Managing sales people is never a walk in the park but it is more difficult when you own and run a company. Here is a great quote from one such person. “I’m not good at managing salespeople; I am good at running companies. My hope is that if I hire the right people and give them some direction they will succeed.” Whoa, dude, please tell me that you didn’t say that!
When I heard that comment I maintained a fairly happy face but I really wanted to plant my size 13’s on his throat! Whenever someone uses the word “hope” in the same sentence with succeed there is something vitally wrong. If you have not hired salespeople then finding the right ones will be a challenge. Giving them some direction is better than none but it is well below what most salespeople need considering that only about 7-10 percent of the salespeople are skilled professionals.
I look at this situation in the following manner. What if the owner has maintained some accounts and continues to grow them? Or if he or she does not have accounts they spend considerable time networking in order to grow the business? And let’s not forget running the business. Here is the real question. How much does it cost the owner if he or she does not have the right salespeople and they are not selling effectively or being managed effectively? The cost obviously is lack of sales or deterioration of existing business. Either of those are the death knell of a company.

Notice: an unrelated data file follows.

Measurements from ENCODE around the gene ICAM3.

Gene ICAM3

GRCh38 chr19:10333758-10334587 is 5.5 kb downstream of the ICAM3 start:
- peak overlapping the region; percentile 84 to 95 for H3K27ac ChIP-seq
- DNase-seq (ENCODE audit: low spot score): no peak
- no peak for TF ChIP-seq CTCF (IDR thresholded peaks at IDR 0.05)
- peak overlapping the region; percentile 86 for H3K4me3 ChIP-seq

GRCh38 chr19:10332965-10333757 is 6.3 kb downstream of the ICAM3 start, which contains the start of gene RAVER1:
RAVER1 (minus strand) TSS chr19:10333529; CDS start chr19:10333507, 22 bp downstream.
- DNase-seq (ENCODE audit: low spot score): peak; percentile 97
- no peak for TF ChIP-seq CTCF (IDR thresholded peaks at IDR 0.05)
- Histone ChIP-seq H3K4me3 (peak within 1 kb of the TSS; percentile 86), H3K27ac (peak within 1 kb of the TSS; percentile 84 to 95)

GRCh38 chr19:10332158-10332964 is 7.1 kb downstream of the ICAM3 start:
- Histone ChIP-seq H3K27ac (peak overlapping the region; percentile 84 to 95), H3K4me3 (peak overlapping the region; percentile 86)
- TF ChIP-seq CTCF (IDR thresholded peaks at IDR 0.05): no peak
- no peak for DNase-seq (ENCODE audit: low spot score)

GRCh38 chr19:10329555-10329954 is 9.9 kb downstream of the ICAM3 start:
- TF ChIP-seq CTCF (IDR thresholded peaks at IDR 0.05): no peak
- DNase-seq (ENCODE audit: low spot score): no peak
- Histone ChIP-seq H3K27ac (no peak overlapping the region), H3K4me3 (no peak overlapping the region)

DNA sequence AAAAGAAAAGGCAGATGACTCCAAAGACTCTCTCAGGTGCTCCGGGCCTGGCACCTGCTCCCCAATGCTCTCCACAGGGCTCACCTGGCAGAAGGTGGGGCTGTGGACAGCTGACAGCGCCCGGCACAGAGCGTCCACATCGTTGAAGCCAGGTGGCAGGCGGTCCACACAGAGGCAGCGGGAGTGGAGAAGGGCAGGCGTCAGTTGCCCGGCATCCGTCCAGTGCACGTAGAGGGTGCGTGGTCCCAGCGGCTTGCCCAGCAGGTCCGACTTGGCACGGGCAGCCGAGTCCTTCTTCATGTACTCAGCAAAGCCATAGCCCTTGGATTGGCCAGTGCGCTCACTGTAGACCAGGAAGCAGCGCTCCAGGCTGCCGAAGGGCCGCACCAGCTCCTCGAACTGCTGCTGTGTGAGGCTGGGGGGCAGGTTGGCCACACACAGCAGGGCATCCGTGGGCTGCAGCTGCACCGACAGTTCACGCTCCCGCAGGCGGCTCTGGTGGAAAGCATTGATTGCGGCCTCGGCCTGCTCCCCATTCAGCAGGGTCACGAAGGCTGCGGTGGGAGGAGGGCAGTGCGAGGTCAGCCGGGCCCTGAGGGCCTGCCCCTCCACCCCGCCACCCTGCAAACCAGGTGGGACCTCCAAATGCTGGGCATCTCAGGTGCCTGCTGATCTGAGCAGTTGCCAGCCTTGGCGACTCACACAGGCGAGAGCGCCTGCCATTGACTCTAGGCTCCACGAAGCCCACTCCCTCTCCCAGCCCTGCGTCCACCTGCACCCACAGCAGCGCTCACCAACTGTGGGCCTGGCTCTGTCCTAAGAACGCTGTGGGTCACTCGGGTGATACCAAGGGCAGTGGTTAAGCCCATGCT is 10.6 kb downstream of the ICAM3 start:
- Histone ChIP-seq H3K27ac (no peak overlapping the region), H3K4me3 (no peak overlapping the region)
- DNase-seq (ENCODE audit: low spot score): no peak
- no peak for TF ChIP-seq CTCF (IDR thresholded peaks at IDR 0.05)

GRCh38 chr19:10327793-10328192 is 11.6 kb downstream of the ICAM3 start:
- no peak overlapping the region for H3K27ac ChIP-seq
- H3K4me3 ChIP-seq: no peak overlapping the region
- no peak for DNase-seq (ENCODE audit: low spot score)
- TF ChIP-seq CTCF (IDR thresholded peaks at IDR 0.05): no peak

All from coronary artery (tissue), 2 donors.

Is it possible to hire the right people and expect them to grow the business? Yes it is. What percent of the time wil that happen? I’d say less than 10 percent of the time although I have no hard proof to support that. If the owner has 1 or 2 salespeople it is possible to manage that size group and still execute other responsibilities but once you go beyond 1 or 2 problems will multiply.
Many owners will say that they cannot afford a sales manager and they may be correct but what is the cost if you don’t bring a manager on board? If your expectations are that the salespeople should create a half million dollars or more of new business every year and they bring in $150K then the answer is simple-hire a manager. You’ve already lost over $350K of potential new business How long can you afford to do that? It won’t get better so why not spend a $100K plus to bring on a manager?
If you’ve already risked your time and money to start a company why not risk a little more to grow it?
The Final Word: We are all faced with a series of great opportunities brilliantly disguised as impossible situations. Charles R. Swindell